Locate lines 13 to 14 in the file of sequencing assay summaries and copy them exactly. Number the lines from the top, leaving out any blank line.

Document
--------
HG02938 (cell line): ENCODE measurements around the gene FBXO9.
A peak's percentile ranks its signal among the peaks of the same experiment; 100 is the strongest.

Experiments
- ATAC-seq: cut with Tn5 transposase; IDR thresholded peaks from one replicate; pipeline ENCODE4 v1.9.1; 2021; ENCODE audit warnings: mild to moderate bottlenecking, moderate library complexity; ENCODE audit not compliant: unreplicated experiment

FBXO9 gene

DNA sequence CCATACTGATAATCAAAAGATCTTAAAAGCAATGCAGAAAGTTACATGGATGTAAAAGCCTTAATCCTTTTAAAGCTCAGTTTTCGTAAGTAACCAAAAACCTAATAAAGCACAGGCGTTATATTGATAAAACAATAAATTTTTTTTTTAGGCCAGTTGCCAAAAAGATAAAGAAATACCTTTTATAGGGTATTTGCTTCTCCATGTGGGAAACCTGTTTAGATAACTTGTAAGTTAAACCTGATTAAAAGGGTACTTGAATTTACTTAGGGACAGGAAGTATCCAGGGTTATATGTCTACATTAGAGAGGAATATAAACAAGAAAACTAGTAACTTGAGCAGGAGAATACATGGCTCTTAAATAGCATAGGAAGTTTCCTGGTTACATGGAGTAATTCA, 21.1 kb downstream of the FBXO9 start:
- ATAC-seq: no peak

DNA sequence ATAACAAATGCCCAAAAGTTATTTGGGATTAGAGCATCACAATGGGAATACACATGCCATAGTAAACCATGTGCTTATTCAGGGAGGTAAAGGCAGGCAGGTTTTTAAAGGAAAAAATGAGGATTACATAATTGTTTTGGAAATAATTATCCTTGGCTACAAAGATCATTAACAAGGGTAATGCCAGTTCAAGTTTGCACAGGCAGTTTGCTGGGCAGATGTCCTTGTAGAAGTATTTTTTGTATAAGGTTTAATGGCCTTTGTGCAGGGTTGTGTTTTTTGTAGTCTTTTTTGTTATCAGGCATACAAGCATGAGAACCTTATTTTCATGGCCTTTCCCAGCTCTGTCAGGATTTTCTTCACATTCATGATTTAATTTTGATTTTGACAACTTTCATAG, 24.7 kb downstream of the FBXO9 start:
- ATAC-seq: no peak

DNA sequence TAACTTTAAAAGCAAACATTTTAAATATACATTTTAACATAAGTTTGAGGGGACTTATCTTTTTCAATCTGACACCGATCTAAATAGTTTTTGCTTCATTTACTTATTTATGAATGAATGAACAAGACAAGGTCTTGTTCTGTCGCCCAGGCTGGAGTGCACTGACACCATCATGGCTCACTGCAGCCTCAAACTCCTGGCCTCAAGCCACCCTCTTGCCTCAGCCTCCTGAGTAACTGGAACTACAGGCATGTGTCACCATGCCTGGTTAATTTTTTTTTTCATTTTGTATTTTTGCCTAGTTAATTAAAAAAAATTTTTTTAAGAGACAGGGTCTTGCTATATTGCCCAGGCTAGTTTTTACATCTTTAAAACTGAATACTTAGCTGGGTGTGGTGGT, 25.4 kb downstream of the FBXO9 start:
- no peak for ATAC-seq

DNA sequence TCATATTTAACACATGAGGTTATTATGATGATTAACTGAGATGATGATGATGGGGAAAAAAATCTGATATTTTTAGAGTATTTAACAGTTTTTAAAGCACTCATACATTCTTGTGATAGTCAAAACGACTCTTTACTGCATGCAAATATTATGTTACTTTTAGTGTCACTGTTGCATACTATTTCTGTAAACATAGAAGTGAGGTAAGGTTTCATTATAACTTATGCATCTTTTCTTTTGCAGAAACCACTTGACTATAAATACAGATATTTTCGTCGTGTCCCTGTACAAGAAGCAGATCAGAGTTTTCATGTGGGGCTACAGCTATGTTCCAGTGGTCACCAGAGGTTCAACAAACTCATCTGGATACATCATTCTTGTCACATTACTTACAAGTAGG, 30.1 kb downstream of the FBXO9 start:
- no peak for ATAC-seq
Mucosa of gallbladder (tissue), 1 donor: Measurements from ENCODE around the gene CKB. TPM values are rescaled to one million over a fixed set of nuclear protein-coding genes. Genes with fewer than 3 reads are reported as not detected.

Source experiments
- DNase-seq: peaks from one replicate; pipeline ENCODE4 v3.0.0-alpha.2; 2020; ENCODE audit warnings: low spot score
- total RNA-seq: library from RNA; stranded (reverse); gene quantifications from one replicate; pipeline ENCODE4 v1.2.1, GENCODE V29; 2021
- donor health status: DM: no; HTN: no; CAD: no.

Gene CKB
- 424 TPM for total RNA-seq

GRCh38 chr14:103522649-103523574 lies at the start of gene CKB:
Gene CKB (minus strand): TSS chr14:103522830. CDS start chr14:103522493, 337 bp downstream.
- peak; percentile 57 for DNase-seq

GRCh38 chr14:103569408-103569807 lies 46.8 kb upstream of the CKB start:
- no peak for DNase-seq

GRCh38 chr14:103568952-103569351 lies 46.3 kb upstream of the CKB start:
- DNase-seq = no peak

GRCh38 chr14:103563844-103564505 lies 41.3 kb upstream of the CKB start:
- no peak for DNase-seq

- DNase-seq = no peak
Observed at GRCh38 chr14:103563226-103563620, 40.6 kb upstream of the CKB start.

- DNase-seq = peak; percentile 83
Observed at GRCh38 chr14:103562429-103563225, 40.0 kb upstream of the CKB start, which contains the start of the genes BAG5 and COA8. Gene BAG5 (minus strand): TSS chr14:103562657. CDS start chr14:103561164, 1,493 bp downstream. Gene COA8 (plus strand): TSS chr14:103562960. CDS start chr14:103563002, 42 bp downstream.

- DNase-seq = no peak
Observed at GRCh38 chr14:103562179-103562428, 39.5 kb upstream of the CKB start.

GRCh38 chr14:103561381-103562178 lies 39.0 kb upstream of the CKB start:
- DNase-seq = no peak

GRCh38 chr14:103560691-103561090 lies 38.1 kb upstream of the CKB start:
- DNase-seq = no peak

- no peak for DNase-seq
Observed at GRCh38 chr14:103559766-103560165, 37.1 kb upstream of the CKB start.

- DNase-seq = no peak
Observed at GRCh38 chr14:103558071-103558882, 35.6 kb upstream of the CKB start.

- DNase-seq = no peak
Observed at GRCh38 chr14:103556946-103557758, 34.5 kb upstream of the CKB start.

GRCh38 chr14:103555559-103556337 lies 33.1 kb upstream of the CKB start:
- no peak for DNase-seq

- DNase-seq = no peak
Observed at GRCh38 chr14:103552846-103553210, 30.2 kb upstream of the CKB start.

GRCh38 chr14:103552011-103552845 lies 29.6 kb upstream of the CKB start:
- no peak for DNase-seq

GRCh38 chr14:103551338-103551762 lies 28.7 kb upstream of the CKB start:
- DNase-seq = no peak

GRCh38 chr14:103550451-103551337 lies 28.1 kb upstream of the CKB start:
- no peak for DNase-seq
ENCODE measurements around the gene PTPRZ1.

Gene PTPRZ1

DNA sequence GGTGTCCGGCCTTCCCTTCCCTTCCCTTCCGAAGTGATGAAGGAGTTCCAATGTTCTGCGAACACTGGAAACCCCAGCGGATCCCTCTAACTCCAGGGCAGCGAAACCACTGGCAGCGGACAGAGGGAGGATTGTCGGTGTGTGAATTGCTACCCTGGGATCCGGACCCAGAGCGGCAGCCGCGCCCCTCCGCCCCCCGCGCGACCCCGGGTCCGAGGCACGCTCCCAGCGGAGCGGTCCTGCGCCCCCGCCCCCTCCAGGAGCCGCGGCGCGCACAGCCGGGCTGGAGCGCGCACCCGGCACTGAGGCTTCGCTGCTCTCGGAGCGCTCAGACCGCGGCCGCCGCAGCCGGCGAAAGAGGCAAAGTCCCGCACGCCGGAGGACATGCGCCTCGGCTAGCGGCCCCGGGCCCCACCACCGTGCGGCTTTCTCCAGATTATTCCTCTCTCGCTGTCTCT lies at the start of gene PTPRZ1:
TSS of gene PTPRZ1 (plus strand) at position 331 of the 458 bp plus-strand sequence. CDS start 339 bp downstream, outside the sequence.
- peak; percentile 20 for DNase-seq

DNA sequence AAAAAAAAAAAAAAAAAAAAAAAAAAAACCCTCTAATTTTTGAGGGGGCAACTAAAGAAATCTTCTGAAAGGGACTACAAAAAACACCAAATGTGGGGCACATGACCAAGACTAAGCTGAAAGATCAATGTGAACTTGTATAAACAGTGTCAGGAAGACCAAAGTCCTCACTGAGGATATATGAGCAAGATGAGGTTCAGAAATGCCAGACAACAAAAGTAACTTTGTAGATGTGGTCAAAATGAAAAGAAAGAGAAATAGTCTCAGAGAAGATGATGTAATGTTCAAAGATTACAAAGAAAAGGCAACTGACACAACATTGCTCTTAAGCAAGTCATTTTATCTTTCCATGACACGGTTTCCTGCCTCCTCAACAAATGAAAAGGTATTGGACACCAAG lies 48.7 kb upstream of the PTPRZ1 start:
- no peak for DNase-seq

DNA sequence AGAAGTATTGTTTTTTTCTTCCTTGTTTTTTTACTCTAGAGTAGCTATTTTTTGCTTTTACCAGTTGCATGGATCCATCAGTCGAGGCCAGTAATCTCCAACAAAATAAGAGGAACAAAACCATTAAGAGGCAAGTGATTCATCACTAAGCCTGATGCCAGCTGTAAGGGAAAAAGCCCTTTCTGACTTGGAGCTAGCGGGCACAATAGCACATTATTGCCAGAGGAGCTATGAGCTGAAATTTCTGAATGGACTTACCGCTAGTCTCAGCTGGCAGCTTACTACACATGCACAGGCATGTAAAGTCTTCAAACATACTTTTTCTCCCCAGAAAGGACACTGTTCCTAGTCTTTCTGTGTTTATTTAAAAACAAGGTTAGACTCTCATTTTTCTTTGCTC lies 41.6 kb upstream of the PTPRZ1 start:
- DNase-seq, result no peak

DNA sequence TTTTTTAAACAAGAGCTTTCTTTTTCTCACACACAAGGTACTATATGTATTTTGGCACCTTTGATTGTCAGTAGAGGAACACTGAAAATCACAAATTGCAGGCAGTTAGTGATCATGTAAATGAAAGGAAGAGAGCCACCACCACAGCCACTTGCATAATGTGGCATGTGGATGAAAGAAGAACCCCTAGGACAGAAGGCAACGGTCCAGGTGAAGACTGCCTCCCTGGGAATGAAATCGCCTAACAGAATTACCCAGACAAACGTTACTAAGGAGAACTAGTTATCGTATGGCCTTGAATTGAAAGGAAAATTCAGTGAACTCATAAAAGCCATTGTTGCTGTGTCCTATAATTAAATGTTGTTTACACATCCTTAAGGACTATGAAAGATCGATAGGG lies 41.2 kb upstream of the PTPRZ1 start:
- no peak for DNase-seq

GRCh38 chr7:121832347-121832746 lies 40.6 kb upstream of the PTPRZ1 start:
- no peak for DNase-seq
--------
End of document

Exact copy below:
- no peak for ATAC-seq
Mucosa of gallbladder (tissue), 1 donor: Measurements from ENCODE around the gene CKB. TPM values are rescaled to one million over a fixed set of nuclear protein-coding genes. Genes with fewer than 3 reads are reported as not detected.